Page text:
Hydraulic fracturing contaminating the drinking water is a concern to the Lubbock community.
The city of Lubbock held its monthly Board of Health meeting Friday afternoon at the Civic Center to discuss the updates on hydraulic fracturing.
Board member and activist LeAnn Lamb-Vines said studies have shown that methane has been found in drinking water in different areas of Texas.
“After we were reviewing these studies, we did find what I consider sufficient, scientific grounds for serious concerns,” Lamb-Vines said. “There has been some strong, scientific evidence for groundwater contamination coming from these studies.”
The natural gas shale and oil shale are usually more than 1,000 feet below the groundwater sources. Hearing something like this would usually be reassuring to most people since the distance between the shale and groundwater seem far enough to avoid contamination. Unfortunately, after new data was released, it has been proven that even 1,000 feet below groundwater doesn’t mean drinking water is safe, she said.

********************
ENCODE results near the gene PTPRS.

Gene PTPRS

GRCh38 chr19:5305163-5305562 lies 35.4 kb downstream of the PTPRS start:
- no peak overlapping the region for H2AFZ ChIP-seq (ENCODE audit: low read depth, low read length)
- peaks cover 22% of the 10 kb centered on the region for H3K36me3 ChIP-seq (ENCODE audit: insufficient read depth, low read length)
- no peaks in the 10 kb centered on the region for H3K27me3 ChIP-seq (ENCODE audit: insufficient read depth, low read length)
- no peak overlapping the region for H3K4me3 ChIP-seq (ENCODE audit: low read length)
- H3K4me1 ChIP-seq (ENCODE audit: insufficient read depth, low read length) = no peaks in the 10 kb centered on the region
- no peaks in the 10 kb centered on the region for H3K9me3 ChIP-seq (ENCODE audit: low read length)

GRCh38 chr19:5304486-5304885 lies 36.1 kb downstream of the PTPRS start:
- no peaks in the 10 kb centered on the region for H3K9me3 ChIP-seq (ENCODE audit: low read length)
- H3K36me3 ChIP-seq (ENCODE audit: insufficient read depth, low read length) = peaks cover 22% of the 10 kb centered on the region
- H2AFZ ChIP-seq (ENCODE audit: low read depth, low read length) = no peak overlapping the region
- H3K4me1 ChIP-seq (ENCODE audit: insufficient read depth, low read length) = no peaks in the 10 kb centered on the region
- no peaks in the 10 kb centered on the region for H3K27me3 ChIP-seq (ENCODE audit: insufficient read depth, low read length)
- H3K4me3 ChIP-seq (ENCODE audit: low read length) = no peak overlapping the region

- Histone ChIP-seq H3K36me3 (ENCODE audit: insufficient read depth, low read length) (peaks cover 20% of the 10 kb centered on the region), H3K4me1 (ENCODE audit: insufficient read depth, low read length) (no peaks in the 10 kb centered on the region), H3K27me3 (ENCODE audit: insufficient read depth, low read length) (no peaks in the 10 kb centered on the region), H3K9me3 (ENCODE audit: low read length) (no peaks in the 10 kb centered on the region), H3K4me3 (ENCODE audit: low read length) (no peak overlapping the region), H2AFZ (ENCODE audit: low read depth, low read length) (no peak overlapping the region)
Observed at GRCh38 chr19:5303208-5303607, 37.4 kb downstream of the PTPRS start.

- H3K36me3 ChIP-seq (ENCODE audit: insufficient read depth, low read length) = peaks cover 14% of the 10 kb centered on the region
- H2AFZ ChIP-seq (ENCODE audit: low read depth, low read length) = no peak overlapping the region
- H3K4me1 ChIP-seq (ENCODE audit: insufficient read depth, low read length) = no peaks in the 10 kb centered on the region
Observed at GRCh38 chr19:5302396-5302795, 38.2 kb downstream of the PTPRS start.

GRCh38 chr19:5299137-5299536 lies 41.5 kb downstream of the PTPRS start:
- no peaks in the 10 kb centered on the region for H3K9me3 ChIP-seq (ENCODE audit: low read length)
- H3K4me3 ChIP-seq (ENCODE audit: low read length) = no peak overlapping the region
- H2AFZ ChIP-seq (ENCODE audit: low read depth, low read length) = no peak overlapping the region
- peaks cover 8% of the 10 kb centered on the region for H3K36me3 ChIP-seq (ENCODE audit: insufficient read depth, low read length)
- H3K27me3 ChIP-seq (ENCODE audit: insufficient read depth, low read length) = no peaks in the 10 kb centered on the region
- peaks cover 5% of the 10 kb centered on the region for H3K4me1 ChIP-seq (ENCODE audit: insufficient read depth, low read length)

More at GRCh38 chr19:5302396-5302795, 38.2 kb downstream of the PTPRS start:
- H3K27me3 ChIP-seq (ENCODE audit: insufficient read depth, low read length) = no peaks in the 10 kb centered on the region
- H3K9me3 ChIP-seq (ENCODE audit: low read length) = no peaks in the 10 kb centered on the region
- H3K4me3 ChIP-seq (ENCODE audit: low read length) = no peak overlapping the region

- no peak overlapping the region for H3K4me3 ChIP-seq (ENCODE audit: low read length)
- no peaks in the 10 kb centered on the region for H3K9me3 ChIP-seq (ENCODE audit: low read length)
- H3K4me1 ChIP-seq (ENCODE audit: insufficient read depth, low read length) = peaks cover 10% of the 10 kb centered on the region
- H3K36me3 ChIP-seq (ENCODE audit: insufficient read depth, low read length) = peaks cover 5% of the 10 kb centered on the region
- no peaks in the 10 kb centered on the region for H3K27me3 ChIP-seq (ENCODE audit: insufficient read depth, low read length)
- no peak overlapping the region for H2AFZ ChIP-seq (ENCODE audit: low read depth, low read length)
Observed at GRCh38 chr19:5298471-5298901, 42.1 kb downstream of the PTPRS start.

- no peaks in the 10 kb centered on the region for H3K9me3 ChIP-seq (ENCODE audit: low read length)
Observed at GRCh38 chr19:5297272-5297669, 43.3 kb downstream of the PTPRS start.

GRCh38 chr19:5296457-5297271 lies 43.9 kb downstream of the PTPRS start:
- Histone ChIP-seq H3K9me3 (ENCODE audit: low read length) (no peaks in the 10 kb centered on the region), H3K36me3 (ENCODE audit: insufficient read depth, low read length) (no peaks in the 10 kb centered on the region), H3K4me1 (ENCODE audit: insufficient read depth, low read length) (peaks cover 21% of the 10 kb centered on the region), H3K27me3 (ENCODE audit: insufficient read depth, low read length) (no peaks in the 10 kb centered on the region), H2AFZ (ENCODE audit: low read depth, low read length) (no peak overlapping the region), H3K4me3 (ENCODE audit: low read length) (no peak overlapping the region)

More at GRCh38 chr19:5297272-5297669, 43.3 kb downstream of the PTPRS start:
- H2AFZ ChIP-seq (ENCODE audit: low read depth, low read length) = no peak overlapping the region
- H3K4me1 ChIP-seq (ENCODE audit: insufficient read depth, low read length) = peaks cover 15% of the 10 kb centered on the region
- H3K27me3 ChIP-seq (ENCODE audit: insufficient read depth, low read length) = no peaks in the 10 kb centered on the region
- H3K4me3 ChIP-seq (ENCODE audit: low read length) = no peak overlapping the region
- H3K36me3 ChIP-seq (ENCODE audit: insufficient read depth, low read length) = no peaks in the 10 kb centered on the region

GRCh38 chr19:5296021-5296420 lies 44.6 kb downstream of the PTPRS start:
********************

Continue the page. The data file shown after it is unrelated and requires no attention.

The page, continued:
Last year board member Ted Reid shared the activists’ concerns, citing a 2011 National Academy of Sciences study of water sources near northeastern Pennsylvania hydraulic fracturing wells. Those studies showed an increase in methane levels were detected in underground water sources closer to the fracturing locations and contamination from fracturing wells into nearby water sources.
“New data shows that methane from shale that comes 1,000 feet below drinking water was found to be contaminating drinking water,” Lamb-Vines said. “This doesn’t establish that it will happen in Lubbock, but it does pass down on what we thought was a very reassuring distance between the shale and groundwater.”